Webdriver & Chrome

Once everything is set up, import libraries and fire up the Webdriver to open the destination webpage.

from selenium import webdriver
from time import sleep
from selenium.webdriver.support.ui import Select
import csv
driver = webdriver.Chrome()
driver.get('https://www.lev.org.tw/subsidy/result.aspx')

Chrome should open a new window and redirect to the specified URL.

Screenshot

Referencing the screenshot with annotations above, here are what I want to achieve with the script:

  1. Select table for output (not graph)
  2. Select the city
  3. For each city, select the beginning year and month
  4. Click search
  5. Wait for the data to be populated to an HTML table
  6. Scrape the HTML table and record the data
  7. Repeat again for the next city until all 23 cities are done
  8. Collect all data and put them in a data frame, export to CSV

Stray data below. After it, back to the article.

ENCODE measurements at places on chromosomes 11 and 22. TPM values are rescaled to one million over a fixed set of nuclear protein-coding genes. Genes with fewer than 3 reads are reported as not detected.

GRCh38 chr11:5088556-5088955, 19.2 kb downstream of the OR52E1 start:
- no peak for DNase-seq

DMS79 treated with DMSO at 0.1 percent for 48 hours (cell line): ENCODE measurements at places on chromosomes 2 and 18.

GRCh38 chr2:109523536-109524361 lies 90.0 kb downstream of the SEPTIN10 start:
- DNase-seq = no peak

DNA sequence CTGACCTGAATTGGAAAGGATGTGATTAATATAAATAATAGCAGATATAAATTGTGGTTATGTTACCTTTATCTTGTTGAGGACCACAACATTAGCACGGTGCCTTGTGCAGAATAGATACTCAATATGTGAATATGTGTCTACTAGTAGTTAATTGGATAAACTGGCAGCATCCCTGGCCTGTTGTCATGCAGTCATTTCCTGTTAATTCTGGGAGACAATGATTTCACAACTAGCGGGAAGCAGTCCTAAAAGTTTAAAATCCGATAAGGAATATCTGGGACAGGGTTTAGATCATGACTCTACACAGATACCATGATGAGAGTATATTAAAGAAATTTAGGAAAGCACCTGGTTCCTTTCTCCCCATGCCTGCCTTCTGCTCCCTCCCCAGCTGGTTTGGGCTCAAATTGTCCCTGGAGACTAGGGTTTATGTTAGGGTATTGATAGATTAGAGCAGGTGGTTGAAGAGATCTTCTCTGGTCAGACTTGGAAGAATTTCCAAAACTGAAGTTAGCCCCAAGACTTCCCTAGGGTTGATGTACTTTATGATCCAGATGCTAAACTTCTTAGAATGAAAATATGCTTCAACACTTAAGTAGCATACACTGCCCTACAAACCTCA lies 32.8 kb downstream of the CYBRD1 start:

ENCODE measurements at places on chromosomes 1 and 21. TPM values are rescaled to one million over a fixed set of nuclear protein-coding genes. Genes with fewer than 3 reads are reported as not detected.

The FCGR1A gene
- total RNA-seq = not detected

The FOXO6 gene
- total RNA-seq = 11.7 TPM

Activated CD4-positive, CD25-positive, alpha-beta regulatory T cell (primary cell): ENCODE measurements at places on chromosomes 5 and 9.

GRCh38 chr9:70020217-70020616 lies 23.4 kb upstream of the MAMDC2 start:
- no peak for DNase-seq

When you browse a website and click a link, you actually performed 2 tasks: one is “finding the element” and one is “selecting“. Since the script cannot see the webpage (in some sense), you will need to specify which element and what to do. Selenium has a detailed documentary on how to locate elements. Overall, the process follows:

  1. Open the webpage and wait for it to be loaded
  2. Right-click and select inspect (You can also use “View Page Source”, but “Inspect” is interactive as shown in the video)
  3. Make sure the top right panel is on “Element”
  4. Click the button highlighted in the following image, hover to the element, and click. The “Element” panel should highlight the code for that element.
  5. Right-click the highlighted code, click “Copy”, click “Copy XPath”
Inspect function in Google Chrome